Obama to veto bill allowing 9/11 suits against Saudis
President Barack Obama plans to veto a bill Congress approved without objection that would allow families of the victims of the Sept. 11, 2001, terrorist attacks to sue the government of Saudi Arabia, a White House spokesman said Monday. The bill would let courts waive claims to foreign sovereign immunity in cases involving terrorist attacks on U.S. soil. Administration officials cited fears that foreign governments might exploit the legislation to drag American officials into court. Yet the White House's effort to stop the widely popular measure from becoming law might be short-lived: congressional leaders have suggested that they would try to override a veto, and they probably have sufficient support in both chambers to do so.
Doctor's use of his own sperm suspected
A retired Indianapolis fertility doctor said he used his own sperm around 50 times instead of donated sperm that his patients were expecting, impregnating several women decades ago — but later denied it, according to court documents. Dr. Donald Cline, 77, pleaded not guilty Monday to two felony obstruction of justice charges for misleading authorities who were investigating complaints from two of the now-adult children. Cline is accused of being the biological father of at least eight people. Two of the adults learned their mothers were his patients and that, through DNA testing, they were related to 70 of his relatives, the affidavit said.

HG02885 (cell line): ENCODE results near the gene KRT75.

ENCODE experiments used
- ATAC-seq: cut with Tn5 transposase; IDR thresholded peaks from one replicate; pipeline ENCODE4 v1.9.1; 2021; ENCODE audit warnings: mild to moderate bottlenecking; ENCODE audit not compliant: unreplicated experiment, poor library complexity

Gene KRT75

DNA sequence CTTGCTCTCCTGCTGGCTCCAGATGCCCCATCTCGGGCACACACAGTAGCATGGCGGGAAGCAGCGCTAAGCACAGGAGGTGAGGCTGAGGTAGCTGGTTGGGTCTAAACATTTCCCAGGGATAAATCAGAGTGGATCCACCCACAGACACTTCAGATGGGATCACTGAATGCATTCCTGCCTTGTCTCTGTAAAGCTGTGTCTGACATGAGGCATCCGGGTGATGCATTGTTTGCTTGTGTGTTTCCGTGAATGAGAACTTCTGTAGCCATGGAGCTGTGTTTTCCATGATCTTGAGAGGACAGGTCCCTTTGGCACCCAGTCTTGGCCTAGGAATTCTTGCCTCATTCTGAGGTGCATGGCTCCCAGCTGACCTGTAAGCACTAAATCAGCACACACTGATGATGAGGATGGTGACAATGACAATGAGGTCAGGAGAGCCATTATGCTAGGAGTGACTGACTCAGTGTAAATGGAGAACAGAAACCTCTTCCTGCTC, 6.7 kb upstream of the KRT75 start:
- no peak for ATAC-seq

Accused teen 'doctor' faces new charges
A Florida teenager accused of pretending to be a doctor and stealing money from an 86-year-old patient faces new charges in Virginia. Malachi Love-Robinson was arrested Friday and charged with identity theft and other fraud offenses after he attempted to purchase a Jaguar at a car dealership, officials say. They said employees became suspicious when Love-Robinson applied for a car loan with an elderly woman as the co-signer on the loan. The woman later told deputies that she had not given Love-Robinson permission. She also told police she was unaware of recent purchases made on her credit card for two iPads.
Paris Agreement on climate is ratified
The Brazilian government on Monday ratified its participation in the Paris Agreement on climate change, a significant step by Latin America's largest emitter of greenhouse gases that could spur other countries to move forward. Brazil's ratification is significant because in order for the climate agreement to enter into force, 55 separate countries, accounting for 55 percent of global emissions, must approve it. The World Resources Institute says 27 countries have done so, representing 39 percent of those emissions (this total does not include Brazil and its 2.5 percent).
Judge regrets berating alleged rape victim
The Canadian federal judge who found himself in hot water for asking an alleged rape victim during a trial in 2014 why she couldn't keep her knees together said he now regrets those comments. Federal Court Justice Robin Camp, 64, testified in a hearing on Friday before a five-member committee that will decide whether to remove him. Camp acquitted the accused, but an appeals court overturned the decision and a retrial is set for November.
President pays costs in spending scandal
South African President Jacob Zuma has paid the state more than $500,000 after being instructed to do so in a scandal over upgrades to his private home, his office said Monday. The country's ruling party lost control of some major metropolitan areas last month amid voter dissatisfaction over corruption allegations against the president.